Minimums on credit not policy

For anyone who has ever been hard-pressed at a fruit stand, burger joint or bar to spend an arbitrary amount to use a credit card, remember this: The businesses that require a minimum are infringing upon your rights as a consumer.

That’s according to Barbara Coleman, spokeswoman for MasterCard, who said patrons who have signs bearing words such as “Minimum $10 on all credit cards,” aren’t in compliance with the agreement they have with credit card companies.

“The integrity of the system relies on making sure the interaction at the point of sale is a positive experience with the consumer,” Coleman said. “We want to make sure consumers have a choice on how they wish to pay for goods and services. You can’t disadvantage the payment of credit cards — that’s a violation of our rules. We don’t allow minimums or maximums.”

Contrary to popular belief, credit card companies don’t make money on each transaction — the middle man, or bank merchant, does.

“We actually don’t make revenue from interchange,” Coleman said.

But that doesn’t mean businesses aren’t strained — especially those that rely on small profit margins. Local mom and pop vendors, such as Vim & Vigor in Lihu‘e or Tradewinds bar in Kapa‘a, are known for asking patrons to spend a minimum of $10 and $20 to use a credit card, respectively.

But in his defense, said Gerry Maguire, Tradewinds’ owner, asking for a courtesy minimum isn’t the bar’s official policy. Actually, it’s done in an effort to keep prices down, he said.

“We have the signs up to encourage people to pay at the end of their visit because there are some people who run it for every transaction for every round,” Maguire said. “I like keeping our prices low. We’re a very friendly local bar. We’re all just trying to make a living.”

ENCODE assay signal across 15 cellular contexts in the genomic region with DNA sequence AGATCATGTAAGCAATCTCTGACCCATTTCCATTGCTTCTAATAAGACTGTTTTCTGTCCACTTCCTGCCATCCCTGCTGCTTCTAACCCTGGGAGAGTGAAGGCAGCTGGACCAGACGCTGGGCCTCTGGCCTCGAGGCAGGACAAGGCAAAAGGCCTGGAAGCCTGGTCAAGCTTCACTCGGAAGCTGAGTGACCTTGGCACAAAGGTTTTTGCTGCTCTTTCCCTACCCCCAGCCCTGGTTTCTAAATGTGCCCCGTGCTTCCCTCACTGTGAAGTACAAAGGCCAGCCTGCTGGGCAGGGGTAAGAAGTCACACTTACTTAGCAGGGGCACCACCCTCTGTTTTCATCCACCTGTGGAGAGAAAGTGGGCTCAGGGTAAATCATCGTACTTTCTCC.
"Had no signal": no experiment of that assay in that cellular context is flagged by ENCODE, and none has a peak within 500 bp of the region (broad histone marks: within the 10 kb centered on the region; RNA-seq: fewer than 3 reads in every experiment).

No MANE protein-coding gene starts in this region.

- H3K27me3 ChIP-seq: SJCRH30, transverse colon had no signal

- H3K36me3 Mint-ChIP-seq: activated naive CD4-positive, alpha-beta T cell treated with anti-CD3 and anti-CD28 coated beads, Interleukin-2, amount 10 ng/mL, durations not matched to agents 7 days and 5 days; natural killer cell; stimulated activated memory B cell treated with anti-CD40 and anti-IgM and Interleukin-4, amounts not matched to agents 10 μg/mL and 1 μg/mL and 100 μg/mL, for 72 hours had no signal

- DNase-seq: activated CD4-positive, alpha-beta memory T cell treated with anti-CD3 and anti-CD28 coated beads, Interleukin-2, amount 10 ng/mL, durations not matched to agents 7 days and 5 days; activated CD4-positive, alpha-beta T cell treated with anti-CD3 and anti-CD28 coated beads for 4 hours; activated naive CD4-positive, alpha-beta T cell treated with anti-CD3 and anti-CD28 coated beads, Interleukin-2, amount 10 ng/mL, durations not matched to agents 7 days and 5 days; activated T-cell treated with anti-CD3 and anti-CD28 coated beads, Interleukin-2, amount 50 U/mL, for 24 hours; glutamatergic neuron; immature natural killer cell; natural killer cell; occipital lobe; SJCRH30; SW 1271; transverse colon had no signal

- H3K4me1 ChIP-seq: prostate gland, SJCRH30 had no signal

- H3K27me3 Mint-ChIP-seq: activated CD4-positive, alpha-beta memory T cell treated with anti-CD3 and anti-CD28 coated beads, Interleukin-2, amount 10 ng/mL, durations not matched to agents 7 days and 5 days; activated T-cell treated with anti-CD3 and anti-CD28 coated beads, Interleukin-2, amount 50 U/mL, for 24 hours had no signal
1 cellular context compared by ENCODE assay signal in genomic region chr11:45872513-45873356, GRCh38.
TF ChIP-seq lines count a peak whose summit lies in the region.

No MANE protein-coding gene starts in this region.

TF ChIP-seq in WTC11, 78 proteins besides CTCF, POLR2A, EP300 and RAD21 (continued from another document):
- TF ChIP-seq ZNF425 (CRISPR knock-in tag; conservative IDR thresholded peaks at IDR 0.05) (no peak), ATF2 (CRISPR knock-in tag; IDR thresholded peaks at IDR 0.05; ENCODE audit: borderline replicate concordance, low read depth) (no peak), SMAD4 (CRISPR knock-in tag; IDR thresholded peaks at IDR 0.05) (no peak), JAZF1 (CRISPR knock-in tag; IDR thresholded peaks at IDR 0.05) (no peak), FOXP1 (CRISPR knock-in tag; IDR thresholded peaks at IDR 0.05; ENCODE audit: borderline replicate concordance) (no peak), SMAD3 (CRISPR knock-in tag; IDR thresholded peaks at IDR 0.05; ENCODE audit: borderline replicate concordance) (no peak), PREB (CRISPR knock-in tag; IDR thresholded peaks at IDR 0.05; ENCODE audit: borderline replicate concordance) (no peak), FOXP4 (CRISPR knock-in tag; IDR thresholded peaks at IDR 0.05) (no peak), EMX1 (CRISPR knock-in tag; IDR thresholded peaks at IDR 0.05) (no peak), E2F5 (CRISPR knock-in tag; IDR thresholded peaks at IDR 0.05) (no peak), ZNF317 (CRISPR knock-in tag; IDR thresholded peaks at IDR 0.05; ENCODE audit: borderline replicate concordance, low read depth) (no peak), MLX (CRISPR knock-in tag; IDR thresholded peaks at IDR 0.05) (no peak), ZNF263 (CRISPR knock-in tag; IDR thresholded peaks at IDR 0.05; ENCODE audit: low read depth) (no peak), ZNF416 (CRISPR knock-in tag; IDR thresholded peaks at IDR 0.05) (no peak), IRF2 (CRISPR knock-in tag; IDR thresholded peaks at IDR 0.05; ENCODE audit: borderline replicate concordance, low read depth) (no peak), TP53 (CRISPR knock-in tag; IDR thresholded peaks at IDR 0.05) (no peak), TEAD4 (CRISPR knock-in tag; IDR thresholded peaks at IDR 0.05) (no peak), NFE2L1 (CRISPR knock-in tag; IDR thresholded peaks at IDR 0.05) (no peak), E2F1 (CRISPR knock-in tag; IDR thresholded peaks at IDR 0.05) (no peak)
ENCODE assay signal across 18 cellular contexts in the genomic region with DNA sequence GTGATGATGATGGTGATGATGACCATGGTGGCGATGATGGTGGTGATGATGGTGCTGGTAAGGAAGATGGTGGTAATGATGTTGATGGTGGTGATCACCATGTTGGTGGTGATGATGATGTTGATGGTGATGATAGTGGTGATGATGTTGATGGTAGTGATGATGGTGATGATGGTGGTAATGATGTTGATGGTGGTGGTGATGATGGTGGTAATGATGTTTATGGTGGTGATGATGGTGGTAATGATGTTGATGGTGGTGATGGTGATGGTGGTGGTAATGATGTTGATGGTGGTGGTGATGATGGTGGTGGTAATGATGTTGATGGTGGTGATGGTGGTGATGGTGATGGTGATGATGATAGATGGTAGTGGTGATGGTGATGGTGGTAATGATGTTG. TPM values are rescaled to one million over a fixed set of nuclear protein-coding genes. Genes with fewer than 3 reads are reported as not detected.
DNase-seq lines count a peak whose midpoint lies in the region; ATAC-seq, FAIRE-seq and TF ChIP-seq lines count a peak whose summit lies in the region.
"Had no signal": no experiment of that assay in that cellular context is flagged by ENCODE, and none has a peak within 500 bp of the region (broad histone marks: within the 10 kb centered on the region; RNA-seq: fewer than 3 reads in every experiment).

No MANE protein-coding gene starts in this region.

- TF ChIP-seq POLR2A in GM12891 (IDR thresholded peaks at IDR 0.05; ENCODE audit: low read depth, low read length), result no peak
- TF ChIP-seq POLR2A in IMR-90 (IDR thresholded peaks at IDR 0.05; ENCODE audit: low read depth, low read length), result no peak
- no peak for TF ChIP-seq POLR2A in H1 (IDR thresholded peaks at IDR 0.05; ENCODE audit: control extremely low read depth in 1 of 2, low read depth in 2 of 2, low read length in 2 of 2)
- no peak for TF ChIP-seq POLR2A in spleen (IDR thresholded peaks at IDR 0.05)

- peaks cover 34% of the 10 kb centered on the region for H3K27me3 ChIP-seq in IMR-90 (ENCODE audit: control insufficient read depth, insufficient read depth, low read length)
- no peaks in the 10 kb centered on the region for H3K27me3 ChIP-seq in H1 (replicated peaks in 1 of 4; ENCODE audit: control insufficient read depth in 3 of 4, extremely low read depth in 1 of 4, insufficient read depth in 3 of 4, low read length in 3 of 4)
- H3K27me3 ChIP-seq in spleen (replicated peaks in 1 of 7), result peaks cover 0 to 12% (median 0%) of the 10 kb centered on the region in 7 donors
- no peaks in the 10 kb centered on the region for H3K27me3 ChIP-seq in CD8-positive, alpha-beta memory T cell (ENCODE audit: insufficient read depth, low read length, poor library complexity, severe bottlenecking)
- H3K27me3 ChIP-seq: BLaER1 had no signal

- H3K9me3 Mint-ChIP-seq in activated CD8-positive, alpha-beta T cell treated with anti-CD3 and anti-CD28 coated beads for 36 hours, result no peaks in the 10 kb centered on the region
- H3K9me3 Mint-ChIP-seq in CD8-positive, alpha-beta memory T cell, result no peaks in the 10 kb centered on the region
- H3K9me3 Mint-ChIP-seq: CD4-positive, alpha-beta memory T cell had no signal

Killing the bottom line for small businesses isn’t the intent of credit card companies, but rather to provide a convenience, from which, Coleman said, everyone stands to benefit.

“Some people like the speed and ease of a credit card, some people like rewards, some don’t like to carry cash,” she said. “From a merchant’s perspective, it’s a guaranteed payment and they don’t have to have a lot of cash in their drawer.”

Amy Mendonca, owner of Tropical Burgers, who prides herself in not requiring minimums for credit card use, said convenience is synonymous with customer service. Even if it means allowing customers to do so buying a cup of coffee.

“As a consumer, I would feel insulted if I was told they didn’t take a credit card,” Mendonca said. “I know some vendors who ask for ‘cash only.’ If it works for them, that’s great. But I find you’re limiting the customer and in this day and age, you’re limiting your sales, because who always has cash on them?”

In the end, consumers will likely end up footing the bill for convenience one way or other, Maguire argued, as ATMs — a potential alternative route — also charge fees.

“I’ll probably look into getting an ATM,” he said. “The little guy compared to a big bank never wins.”

Patrons whose credit card is denied based on a minimum set by vendors can write a letter to the credit card company or visit its Web site to make a complaint, Coleman said.

• Amanda C. Gregg, staff writer, can be reached at 245-3681 (ext. 252) or


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